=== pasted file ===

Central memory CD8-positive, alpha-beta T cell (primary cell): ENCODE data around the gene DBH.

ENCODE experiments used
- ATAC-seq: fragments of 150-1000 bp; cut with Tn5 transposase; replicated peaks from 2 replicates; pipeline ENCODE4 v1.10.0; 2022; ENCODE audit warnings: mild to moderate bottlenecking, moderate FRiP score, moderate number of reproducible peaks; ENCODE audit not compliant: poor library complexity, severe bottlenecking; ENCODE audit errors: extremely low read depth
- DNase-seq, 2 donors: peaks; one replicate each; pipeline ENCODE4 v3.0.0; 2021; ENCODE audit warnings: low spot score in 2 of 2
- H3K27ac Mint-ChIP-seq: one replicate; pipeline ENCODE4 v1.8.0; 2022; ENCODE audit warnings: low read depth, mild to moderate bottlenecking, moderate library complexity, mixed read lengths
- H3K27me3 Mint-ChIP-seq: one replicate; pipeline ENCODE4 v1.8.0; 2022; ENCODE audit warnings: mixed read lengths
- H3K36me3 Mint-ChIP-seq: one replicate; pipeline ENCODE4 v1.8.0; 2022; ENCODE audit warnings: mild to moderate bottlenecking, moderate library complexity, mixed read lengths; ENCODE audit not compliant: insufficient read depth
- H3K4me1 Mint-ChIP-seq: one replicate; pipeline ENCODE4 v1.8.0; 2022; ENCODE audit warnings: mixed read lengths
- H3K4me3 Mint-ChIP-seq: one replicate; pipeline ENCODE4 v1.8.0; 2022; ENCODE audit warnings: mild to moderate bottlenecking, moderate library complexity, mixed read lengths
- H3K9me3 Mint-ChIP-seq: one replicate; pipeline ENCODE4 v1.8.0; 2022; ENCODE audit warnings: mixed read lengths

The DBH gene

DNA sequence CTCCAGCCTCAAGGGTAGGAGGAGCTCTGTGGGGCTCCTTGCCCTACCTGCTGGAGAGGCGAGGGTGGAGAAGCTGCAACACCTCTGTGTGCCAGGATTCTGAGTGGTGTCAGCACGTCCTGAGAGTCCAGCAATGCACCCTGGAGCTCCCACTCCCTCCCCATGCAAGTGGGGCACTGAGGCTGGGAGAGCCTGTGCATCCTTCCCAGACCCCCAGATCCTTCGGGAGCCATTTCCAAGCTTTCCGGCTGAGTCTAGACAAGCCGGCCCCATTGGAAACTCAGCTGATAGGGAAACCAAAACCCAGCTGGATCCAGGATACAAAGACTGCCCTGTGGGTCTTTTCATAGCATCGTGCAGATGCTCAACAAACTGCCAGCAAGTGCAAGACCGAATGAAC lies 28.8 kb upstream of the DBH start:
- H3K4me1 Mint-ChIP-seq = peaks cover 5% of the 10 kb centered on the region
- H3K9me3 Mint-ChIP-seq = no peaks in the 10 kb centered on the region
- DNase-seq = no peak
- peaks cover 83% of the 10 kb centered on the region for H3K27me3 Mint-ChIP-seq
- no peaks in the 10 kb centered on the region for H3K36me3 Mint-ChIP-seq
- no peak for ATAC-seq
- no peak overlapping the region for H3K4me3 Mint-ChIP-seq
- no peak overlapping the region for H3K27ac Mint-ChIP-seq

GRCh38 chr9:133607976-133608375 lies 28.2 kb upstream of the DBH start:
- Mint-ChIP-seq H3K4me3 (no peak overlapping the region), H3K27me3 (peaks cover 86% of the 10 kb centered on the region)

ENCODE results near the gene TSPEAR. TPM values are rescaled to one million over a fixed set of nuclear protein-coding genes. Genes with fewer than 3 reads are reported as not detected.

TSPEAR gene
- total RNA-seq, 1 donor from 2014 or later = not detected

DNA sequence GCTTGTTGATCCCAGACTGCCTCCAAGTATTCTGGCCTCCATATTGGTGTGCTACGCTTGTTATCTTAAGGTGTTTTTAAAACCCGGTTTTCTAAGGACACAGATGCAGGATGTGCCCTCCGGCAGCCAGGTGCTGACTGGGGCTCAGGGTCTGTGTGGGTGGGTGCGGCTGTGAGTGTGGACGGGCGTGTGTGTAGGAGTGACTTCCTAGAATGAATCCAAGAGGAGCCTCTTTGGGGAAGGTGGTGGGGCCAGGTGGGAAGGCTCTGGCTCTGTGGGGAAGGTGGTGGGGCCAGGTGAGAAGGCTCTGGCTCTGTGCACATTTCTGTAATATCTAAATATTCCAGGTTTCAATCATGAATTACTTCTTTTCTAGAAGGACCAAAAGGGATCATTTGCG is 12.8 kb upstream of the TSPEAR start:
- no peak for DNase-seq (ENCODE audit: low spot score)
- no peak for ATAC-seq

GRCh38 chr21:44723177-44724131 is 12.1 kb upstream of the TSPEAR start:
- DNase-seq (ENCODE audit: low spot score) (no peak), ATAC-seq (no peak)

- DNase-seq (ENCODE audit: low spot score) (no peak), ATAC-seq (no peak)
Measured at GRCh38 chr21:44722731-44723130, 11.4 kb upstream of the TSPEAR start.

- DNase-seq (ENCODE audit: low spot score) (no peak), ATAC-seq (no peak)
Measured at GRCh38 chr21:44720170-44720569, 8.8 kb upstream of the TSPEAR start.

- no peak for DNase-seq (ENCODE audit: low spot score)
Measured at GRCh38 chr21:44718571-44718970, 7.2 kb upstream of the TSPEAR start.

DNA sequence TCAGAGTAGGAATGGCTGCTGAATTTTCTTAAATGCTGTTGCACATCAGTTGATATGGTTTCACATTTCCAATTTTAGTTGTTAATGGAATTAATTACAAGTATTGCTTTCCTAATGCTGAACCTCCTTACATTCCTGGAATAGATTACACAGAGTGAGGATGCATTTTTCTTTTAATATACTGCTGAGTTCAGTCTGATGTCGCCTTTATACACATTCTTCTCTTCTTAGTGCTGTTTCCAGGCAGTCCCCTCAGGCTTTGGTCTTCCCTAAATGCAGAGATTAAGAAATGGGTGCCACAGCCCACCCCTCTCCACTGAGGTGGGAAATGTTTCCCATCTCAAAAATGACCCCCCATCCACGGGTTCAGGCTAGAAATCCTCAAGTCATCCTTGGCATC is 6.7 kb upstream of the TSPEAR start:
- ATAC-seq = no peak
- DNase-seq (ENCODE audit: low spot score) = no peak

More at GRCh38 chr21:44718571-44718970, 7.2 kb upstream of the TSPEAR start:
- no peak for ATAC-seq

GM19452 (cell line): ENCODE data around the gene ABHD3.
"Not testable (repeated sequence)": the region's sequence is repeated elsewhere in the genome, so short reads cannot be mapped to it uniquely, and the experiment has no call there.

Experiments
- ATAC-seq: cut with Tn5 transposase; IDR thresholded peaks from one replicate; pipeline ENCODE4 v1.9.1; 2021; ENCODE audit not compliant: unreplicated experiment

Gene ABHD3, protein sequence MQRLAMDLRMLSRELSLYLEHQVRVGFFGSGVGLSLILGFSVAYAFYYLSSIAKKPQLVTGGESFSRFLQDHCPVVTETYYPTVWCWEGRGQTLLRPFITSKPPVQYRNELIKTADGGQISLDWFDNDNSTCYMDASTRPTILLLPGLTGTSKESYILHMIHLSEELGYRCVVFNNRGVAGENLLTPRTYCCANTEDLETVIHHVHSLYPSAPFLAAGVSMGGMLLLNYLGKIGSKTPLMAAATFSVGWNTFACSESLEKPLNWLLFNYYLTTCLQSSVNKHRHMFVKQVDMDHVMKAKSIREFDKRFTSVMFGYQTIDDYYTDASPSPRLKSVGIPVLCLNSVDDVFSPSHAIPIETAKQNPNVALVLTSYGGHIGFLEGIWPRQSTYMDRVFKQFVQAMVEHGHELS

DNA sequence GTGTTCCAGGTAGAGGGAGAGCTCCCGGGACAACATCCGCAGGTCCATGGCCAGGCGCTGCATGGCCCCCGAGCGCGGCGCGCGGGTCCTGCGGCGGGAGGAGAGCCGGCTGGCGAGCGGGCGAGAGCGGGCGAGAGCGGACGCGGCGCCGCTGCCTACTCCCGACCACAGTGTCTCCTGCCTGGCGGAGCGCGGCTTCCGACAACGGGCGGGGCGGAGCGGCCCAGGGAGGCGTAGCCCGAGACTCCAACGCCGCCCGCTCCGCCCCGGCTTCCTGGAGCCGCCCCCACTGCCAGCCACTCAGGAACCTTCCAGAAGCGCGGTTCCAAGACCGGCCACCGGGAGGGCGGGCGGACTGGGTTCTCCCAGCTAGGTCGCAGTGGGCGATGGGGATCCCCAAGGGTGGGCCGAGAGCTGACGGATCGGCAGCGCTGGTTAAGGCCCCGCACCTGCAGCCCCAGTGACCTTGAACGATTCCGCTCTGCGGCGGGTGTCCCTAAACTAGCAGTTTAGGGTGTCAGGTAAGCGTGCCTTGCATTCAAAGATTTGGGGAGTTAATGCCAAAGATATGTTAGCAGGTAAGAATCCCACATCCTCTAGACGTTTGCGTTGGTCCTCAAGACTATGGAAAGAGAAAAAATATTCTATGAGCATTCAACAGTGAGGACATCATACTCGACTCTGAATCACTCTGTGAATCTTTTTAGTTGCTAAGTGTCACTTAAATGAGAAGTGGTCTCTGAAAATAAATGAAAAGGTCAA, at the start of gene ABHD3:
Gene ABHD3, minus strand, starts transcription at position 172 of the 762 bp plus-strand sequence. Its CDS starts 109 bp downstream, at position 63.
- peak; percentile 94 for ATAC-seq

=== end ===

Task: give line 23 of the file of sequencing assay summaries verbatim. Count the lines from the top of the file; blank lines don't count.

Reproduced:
ENCODE results near the gene TSPEAR. TPM values are rescaled to one million over a fixed set of nuclear protein-coding genes. Genes with fewer than 3 reads are reported as not detected.